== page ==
Let's face it – your million-dollar business idea is never going to get off the ground. You'll push it on company after company until you've drained your piddly seed money and your network's resources. Eventually, you'll end up eating Dinty Moore Beef Stew on a futon in your parents' basement, complaining about how nobody "gets" you.

At least, that's what will happen without a little financial help. Venture capital firms are comprised of private investors who research, negotiate and (hopefully) fund businesses in their early stages of development. Even some of the leaders in business today - Home Depot, Starbucks and Google, to name a few - relied on venture capital in their early stages. (To learn more, check out Cashing In On The Venture Capital Cycle.)

In Pictures: 8 Tips For Starting Your Own Business

Studying the Competition
Applying for venture capital isn't quite as informal as the ABC TV show "Shark Tank" would have you believe. Before you have the opportunity to present your idea or invention to the sharks, paperwork filing, business-plan writing and demographic analysis must be conducted. Many of these firms receive up to 5,000 business plans per year, all competing against your business plan for funding consideration. Only 10% of these plans are seriously considered, and 1-2% are actually picked up and funded. And this process can often take years.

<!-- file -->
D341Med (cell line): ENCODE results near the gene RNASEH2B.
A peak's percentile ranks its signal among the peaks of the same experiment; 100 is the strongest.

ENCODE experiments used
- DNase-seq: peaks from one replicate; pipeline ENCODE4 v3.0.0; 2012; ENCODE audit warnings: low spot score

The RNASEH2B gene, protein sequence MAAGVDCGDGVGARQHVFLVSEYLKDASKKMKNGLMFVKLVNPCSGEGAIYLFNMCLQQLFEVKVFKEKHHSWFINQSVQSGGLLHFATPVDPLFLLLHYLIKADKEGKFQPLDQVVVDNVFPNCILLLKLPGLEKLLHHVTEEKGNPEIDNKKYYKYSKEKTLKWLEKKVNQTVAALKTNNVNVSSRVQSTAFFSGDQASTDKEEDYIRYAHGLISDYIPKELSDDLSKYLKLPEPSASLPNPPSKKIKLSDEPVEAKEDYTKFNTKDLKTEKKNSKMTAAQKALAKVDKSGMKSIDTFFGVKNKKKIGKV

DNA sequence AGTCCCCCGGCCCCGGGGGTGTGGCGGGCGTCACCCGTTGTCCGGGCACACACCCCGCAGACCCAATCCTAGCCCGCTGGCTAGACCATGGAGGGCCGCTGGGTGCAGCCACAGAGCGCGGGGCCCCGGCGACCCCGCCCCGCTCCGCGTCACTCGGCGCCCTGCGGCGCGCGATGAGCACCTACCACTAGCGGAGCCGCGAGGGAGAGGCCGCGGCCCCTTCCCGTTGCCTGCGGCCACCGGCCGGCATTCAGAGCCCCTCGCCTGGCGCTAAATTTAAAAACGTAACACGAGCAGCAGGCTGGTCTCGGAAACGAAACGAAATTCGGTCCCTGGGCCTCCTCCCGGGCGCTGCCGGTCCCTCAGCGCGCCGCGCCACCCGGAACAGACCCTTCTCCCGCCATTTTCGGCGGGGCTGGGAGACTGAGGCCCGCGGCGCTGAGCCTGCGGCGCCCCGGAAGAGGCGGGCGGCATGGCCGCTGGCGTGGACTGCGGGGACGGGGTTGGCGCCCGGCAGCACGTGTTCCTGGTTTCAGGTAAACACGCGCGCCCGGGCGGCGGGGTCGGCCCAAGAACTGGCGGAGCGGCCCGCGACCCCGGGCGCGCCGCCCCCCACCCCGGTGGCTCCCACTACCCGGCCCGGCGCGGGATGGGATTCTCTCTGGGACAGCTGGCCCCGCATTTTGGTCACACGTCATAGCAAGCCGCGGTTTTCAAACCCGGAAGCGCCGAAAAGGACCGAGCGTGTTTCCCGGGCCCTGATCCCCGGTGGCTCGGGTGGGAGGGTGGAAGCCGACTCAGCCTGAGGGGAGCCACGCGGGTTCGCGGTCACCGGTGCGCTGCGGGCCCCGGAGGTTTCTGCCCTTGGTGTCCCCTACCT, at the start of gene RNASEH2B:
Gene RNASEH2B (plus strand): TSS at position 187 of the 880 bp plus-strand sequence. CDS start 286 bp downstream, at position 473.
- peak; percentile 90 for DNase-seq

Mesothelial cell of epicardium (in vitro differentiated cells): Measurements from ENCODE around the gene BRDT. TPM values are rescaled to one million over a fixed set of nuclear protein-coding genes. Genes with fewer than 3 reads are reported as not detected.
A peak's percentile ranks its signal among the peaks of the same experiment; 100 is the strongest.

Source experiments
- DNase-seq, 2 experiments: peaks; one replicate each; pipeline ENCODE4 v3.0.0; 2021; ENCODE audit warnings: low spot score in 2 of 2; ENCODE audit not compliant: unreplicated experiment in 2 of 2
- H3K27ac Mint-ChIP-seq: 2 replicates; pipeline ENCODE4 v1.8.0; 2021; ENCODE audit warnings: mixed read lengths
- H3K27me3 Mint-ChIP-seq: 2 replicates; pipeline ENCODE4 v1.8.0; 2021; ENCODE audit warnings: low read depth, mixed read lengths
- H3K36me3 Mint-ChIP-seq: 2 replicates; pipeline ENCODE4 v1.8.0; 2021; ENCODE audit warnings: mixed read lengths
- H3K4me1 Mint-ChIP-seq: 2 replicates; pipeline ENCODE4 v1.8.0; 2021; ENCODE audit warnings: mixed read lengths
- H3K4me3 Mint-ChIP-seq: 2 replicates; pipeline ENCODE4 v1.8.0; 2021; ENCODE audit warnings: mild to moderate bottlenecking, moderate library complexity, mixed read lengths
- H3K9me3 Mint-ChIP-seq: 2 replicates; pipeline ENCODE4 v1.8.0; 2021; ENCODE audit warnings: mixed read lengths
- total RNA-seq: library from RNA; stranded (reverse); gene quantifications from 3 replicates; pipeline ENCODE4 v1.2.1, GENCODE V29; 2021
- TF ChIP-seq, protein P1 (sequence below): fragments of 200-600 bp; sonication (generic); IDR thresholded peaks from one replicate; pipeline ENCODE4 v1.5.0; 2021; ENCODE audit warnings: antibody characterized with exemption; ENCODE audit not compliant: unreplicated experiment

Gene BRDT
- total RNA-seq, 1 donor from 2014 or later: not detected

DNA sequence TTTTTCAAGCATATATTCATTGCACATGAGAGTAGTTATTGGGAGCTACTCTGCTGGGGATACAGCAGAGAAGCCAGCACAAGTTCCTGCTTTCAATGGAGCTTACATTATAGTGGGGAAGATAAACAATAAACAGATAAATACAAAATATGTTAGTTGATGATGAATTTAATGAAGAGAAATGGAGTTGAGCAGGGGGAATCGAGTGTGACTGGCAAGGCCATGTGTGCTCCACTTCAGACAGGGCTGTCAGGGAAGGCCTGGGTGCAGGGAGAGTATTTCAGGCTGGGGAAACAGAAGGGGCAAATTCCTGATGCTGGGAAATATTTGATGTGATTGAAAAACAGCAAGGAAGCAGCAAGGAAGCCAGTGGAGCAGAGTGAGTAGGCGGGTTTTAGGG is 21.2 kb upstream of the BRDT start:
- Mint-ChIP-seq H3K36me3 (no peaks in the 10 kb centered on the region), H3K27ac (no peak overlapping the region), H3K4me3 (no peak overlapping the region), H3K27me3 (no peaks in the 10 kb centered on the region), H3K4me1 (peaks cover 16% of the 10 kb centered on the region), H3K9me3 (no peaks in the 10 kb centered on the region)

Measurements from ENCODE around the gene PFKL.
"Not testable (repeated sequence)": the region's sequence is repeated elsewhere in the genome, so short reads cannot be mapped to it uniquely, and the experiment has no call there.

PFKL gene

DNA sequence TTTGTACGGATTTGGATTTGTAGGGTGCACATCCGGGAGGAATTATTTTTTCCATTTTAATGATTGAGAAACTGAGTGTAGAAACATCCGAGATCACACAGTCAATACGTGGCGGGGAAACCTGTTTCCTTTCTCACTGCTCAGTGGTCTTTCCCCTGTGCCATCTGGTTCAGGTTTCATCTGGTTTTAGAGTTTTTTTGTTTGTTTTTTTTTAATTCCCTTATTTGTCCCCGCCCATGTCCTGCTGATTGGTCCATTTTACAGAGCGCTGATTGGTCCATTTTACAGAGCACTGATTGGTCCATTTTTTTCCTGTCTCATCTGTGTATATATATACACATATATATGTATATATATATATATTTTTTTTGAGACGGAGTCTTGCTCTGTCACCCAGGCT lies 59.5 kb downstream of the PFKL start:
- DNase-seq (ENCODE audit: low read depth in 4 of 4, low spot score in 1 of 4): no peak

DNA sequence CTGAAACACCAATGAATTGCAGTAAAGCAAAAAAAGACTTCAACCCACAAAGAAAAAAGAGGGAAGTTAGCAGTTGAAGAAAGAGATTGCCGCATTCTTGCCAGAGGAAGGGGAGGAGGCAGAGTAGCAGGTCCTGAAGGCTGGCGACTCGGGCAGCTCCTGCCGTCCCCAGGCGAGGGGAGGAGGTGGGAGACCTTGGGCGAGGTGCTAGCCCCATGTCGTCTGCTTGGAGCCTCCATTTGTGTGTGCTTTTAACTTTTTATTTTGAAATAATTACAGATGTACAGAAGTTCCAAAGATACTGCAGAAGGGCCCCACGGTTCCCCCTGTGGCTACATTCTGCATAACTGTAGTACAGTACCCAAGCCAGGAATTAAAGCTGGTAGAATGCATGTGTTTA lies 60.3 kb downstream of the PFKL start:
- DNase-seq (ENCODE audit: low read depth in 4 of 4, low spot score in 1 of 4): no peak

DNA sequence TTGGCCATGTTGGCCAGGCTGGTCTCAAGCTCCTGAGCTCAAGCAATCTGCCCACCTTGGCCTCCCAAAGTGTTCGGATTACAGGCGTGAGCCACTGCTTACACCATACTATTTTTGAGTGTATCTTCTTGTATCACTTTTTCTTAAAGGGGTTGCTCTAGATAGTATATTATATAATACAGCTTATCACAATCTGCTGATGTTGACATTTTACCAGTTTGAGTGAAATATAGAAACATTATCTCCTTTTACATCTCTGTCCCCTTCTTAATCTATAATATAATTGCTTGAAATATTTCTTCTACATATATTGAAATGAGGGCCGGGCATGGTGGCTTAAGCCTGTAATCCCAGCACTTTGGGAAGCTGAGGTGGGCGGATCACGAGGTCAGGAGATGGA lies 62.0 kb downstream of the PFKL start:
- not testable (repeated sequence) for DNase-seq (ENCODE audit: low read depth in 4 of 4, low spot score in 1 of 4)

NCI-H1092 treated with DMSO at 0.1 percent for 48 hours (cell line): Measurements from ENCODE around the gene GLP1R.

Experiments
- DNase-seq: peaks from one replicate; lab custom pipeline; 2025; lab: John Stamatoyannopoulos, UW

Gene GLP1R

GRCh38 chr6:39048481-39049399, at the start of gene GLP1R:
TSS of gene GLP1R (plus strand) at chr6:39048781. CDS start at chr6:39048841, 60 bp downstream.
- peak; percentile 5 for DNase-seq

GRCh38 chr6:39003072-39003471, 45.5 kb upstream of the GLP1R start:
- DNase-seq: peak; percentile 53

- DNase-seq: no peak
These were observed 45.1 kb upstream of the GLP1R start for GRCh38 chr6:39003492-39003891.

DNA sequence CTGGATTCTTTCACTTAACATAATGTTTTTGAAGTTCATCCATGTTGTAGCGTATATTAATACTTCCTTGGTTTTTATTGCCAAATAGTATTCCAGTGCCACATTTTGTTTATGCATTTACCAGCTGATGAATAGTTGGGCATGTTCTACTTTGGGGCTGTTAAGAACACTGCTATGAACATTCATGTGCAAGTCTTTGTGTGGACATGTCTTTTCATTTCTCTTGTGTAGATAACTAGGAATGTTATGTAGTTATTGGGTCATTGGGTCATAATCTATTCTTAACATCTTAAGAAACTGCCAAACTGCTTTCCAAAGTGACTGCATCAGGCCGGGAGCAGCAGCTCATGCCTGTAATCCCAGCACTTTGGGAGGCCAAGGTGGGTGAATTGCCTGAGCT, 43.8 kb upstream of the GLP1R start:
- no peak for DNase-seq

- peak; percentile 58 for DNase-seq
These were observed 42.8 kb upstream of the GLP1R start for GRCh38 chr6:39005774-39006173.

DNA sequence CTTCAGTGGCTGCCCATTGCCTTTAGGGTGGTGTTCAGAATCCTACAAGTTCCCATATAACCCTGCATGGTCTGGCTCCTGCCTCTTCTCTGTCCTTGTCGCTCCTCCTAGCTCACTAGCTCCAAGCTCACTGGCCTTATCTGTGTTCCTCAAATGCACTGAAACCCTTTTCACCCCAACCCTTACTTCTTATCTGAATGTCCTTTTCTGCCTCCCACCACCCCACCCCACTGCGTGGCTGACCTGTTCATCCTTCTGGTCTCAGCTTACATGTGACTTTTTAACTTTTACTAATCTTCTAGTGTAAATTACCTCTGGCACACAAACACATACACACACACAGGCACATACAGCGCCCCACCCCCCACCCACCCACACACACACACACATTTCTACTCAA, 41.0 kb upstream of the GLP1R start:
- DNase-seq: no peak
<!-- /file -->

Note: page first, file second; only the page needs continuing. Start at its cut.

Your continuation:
In a situation like this, the smallest details (punctuation, accurate bookkeeping and sentence structure) could mean the difference between the inbox and the paper shredder. Obviously, attention to detail is a quality that will pay off tenfold.

Who Is Eligible?
Individual firms have their own criteria for funding. Since venture capitalists are private investors and boards, they have the freedom to alter conditions in order to suit their own causes. Think of venture capital funding as educational grants or bursaries – certain benchmarks must be met on the applicant's end before funding will be considered.

  • Edit, edit, edit
    Considering the volume of business plans that venture capitalists weed through every year, it's often the low points - not the high points - that stand out. Punctuation, grammar, appealing graphics and concise writing may not bring your plan to the front of the pile, but at least it won't wind up in the recycle bin right off the bat.